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Find video protocols related to scientific articles indexed in Pubmed.
Non-specific protein modifications by a phytochemical induce heat shock response for self-defense.
PLoS ONE
PUBLISHED: 02-05-2013
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Accumulated evidence shows that some phytochemicals provide beneficial effects for human health. Recently, a number of mechanistic studies have revealed that direct interactions between phytochemicals and functional proteins play significant roles in exhibiting their bioactivities. However, their binding selectivities to biological molecules are considered to be lower due to their small and simple structures. In this study, we found that zerumbone, a bioactive sesquiterpene, binds to numerous proteins with little selectivity. Similar to heat-denatured proteins, zerumbone-modified proteins were recognized by heat shock protein 90, a constitutive molecular chaperone, leading to heat shock factor 1-dependent heat shock protein induction in hepa1c1c7 mouse hepatoma cells. Furthermore, oral administration of this phytochemical up-regulated heat shock protein expressions in the livers of Sprague-Dawley rats. Interestingly, pretreatment with zerumbone conferred a thermoresistant phenotype to hepa1c1c7 cells as well as to the nematode Caenorhabditis elegans. It is also important to note that several phytochemicals with higher hydrophobicity or electrophilicity, including phenethyl isothiocyanate and curcumin, markedly induced heat shock proteins, whereas most of the tested nutrients did not. These results suggest that non-specific protein modifications by xenobiotic phytochemicals cause mild proteostress, thereby inducing heat shock response and leading to potentiation of protein quality control systems. We considered these bioactivities to be xenohormesis, an adaptation mechanism against xenobiotic chemical stresses. Heat shock response by phytochemicals may be a fundamental mechanism underlying their various bioactivities.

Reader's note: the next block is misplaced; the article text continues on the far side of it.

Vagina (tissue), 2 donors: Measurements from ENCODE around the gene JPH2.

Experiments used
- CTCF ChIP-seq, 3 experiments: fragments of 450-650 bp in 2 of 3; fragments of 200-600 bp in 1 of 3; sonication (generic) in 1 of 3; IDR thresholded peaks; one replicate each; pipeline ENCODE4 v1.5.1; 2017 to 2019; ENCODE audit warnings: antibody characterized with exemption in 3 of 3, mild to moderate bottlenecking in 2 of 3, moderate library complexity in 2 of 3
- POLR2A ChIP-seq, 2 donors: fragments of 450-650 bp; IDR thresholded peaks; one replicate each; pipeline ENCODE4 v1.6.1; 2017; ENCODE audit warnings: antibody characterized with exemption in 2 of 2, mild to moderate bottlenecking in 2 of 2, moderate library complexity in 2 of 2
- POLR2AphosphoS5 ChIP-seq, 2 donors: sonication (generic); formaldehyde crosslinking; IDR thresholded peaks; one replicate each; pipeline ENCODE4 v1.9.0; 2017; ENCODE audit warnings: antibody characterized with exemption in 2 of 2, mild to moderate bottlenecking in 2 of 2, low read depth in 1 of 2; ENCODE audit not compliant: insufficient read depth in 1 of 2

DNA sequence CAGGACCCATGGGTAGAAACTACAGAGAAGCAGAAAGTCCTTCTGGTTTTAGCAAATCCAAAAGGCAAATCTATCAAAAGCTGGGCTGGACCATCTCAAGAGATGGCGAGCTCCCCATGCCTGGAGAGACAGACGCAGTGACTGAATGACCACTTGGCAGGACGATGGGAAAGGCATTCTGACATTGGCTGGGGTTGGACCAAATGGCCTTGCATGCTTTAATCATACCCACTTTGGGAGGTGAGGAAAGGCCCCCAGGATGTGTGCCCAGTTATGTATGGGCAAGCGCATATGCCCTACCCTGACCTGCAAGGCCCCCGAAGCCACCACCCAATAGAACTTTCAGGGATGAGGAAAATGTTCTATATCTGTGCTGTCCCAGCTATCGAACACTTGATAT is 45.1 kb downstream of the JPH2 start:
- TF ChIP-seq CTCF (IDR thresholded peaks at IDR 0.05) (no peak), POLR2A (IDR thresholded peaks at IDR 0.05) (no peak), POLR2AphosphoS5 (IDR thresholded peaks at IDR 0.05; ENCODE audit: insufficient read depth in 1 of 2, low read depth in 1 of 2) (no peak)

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Zerumbone, an electrophilic sesquiterpene, induces cellular proteo-stress leading to activation of ubiquitin-proteasome system and autophagy.
Biochem. Biophys. Res. Commun.
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Zerumbone, a sesquiterpene present in Zingiber zerumbet Smith, has been implicated as a promising chemopreventive agent. Interestingly, a number of studies have revealed that its potent bioactivities are dependent on the electrophilic moiety of its ?,?-unsaturated carbonyl group, while our recent findings showed its chemical potential for binding to cellular proteins through a Michael reaction. In the present study, modifications of proteins by zerumbone led to their insolubilization in vitro. In living cell models, zerumbone induced ubiquitination and aggregation of cellular proteins, which demonstrated its substantial proteo-toxicity. On the other hand, it was also revealed that zerumbone possesses potential for activating intracellular proteolysis mechanisms of the ubiquitin-proteasome system and autophagy. Furthermore, it up-regulated expressions of pro-autophagic genes including p62, which is known as a cargo receptor of aggrephagy, the selective autophagic process for protein aggregates. Pretreatment of Hepa1c1c7 cells with zerumbone conferred a phenotype resistant to cytotoxicity and protein modifications by 4-hydroxy-2-nonenal, an endogenous lipid peroxidation product, in a p62-dependent manner. Together, these results suggest that protein modifications by zerumbone cause mild proteo-stress, thereby activating intracellular proteolysis machineries to maintain protein homeostasis. We consider these effects on proteolysis mechanisms to be hormesis, which provides beneficial functions through mild biological stresses.
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What is Visualize?

JoVE Visualize is a tool created to match the last 5 years of PubMed publications to methods in JoVE's video library.

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We use abstracts found on PubMed and match them to JoVE videos to create a list of 10 to 30 related methods videos.

Video X seems to be unrelated to Abstract Y...

In developing our video relationships, we compare around 5 million PubMed articles to our library of over 4,500 methods videos. In some cases the language used in the PubMed abstracts makes matching that content to a JoVE video difficult. In other cases, there happens not to be any content in our video library that is relevant to the topic of a given abstract. In these cases, our algorithms are trying their best to display videos with relevant content, which can sometimes result in matched videos with only a slight relation.